Deterministic Chaos

Deterministic chaos may sound like an oxymoron, but this is due to mistaking the popular and mathematical notions of "chaos." According to the descendants of Mr. Webster, chaos derives from the Greek word for abyss and means, "(a) a state of things in which chance is supreme; esp: the confused unorganized state of primordial matter before the creation of distinct forms (b) a state of utter confusion." That is, as a popular concept chaos is equivalent to randomneess. This is absolutely not the case for the mathematical notion of chaos. To emphaize the difference, we sometimes refer to this mathematical sense of chaos as deterministic chaos.

A. The unbearable quickness of doubling: iteration of even the humble number 2 can reach from a grain of rice to the stars. Or: some history of the invention of chess.
B. Slightly more complicated dynamics can lead to MUCH more complicated behavior. For such systems, small differences in the initial conditions can grow into large changes in later values. This is sensitivity to initial conditions, one of the attributes of chaos.
C. The test functions for our study of chaos: the logistic map and the tent map. The logistic map is defined by a parabola, the tent map by a broken line, both symmetric about x = 1/2. For both, the height of the maximum point is varied to define a family of functions. The height gives the family parameter.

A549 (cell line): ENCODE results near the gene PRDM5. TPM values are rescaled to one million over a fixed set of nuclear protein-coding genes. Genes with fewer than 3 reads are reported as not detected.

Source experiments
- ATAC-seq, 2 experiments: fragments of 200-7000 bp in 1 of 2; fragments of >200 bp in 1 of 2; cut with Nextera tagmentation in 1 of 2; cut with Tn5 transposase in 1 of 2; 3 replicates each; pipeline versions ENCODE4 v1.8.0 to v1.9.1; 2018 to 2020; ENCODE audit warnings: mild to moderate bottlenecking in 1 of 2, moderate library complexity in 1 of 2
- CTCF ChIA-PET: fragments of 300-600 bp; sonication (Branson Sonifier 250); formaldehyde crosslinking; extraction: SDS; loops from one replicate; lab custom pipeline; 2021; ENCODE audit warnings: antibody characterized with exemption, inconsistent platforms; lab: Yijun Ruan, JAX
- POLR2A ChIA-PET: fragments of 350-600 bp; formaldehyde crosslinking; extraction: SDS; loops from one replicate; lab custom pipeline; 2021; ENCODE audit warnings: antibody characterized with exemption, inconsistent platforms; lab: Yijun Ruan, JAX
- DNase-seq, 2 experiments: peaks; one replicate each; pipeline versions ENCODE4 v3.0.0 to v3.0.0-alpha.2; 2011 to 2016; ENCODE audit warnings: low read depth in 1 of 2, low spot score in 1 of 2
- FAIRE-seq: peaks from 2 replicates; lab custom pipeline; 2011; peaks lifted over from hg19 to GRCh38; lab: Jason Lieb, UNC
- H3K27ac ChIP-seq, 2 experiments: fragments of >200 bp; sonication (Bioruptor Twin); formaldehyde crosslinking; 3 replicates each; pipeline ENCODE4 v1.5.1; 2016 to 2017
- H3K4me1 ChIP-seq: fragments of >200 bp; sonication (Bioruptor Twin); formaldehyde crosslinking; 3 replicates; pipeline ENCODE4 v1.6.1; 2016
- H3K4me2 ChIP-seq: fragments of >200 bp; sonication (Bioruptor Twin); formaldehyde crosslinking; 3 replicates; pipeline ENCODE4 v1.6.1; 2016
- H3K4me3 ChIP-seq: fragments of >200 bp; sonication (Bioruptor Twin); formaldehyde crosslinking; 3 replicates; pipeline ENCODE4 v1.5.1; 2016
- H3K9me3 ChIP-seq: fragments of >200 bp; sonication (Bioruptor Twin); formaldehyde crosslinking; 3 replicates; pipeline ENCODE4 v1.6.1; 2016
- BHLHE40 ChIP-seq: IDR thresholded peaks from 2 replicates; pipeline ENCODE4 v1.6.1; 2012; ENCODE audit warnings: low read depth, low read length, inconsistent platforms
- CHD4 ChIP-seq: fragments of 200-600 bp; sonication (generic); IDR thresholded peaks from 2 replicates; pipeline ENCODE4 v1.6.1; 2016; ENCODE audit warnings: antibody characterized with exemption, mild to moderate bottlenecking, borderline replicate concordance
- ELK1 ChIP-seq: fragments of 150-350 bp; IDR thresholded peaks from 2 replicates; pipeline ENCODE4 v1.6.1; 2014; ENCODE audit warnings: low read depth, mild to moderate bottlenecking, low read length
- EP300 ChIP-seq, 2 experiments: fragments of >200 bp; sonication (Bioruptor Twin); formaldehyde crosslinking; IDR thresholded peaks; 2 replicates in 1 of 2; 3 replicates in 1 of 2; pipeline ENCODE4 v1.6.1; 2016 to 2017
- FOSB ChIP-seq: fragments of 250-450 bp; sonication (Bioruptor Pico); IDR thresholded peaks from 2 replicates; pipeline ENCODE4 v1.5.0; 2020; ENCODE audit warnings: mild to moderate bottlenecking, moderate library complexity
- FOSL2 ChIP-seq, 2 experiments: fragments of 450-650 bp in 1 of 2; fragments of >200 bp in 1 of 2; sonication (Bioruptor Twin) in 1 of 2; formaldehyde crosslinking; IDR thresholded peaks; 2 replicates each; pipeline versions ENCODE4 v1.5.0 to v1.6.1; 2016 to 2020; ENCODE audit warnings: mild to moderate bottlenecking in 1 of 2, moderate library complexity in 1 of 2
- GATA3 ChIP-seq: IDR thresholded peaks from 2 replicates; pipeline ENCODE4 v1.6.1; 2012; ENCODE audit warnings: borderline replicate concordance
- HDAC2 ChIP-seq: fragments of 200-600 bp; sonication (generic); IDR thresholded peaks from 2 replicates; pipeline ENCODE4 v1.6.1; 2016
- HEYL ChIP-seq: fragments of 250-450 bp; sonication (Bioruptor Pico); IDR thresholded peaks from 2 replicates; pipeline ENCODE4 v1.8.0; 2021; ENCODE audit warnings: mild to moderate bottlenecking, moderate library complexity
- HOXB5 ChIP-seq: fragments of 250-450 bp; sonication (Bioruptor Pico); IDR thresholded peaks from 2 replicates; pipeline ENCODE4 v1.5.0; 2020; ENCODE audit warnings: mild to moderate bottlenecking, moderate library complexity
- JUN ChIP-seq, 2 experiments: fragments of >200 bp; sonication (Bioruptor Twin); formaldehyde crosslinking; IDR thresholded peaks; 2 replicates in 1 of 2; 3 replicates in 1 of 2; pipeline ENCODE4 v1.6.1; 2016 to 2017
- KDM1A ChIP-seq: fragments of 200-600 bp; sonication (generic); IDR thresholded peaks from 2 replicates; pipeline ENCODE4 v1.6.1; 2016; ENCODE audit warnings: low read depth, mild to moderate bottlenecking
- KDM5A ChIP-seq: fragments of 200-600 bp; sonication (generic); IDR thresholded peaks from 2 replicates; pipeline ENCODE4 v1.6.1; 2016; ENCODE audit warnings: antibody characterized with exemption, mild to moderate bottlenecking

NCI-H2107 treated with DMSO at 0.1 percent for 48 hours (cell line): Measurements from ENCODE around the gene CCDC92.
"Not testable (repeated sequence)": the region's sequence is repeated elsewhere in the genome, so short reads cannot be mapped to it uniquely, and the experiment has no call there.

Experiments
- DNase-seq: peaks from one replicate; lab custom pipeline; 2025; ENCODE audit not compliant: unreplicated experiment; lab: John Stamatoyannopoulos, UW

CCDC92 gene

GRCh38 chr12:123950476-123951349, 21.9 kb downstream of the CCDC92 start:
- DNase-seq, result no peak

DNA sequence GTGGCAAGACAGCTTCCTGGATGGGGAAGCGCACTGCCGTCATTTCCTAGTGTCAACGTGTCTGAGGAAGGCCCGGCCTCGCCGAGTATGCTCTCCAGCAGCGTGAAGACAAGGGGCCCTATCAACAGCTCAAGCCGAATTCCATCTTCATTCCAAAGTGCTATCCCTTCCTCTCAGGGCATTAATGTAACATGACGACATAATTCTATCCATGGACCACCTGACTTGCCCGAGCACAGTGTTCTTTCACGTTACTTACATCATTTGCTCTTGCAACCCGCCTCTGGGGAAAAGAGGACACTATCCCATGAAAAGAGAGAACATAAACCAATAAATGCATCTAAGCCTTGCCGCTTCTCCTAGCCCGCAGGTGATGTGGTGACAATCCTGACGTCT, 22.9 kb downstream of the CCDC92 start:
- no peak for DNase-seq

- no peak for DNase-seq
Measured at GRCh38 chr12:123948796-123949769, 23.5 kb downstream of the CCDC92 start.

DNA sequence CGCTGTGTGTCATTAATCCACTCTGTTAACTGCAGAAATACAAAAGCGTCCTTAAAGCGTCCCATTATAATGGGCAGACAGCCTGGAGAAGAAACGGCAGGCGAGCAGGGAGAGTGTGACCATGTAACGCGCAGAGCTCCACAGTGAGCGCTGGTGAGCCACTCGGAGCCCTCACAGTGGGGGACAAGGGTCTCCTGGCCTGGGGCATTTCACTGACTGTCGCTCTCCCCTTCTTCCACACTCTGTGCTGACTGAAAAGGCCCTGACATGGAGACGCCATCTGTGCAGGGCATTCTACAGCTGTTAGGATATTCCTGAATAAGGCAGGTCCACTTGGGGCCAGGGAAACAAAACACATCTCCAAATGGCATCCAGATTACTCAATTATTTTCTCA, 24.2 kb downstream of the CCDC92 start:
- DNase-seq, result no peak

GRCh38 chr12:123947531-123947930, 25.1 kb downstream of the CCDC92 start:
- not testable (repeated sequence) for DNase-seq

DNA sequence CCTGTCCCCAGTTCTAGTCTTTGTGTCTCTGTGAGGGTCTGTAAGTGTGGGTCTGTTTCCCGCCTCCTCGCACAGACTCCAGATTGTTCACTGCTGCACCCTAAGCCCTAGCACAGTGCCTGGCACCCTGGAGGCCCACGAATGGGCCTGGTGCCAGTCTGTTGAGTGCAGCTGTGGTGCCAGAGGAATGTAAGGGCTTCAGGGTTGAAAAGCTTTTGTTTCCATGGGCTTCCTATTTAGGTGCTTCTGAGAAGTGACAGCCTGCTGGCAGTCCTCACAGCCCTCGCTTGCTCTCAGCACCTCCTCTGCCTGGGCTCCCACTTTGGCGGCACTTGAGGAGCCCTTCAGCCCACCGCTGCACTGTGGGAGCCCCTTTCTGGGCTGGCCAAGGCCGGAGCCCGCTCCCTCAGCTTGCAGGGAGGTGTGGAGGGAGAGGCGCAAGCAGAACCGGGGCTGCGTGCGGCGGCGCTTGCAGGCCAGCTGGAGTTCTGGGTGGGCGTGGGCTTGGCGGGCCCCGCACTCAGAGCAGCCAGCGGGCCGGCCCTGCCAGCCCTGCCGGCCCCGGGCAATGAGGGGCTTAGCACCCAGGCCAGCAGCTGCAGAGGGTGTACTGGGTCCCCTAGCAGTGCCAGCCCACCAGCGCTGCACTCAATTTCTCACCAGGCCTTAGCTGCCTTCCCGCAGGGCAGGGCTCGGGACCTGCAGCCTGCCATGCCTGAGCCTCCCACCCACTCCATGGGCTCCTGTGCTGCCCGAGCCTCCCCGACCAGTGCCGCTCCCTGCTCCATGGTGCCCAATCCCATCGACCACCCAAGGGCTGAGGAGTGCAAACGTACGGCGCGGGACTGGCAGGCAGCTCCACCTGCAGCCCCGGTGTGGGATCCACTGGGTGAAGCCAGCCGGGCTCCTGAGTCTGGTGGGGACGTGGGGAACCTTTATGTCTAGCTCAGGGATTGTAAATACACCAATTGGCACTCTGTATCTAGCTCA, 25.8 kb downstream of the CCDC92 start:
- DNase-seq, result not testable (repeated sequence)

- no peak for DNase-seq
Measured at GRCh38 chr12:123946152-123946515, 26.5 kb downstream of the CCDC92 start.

D. Given a function f(x) and an initial point x0, the orbit of x0 is the sequence x1=f(x0), x2=f(x1), ... . Here are seven ways to visualize the long-term behavior of the orbit. These can be used to analyze any sequence of values, including experimental data.
D.1. Graphical iteration produces the orbit by generating the points (x0,x1), (x1,x2), (x2,x3), ... . Starting at x = x0, draw a vertical line to the graph y = f(x) of the function being iterated, intersecting at (x0,f(x0)) = (x0,x1). Next draw the horizontal line from this point to the diagonal line y = x, intersecting at (x1,x1). Repeat, vertically to the graph, horizontally to the diagonal.
D.2. The time series is the plot of orbit values in order. That is, it is the graph of the points (0,x0), (1,x1), (2,x2), ... . When many points are plotted, the ordering can be emphasized by drawing lines connecting successive points. This is one of the most common ways to visualize temporal patterns in data.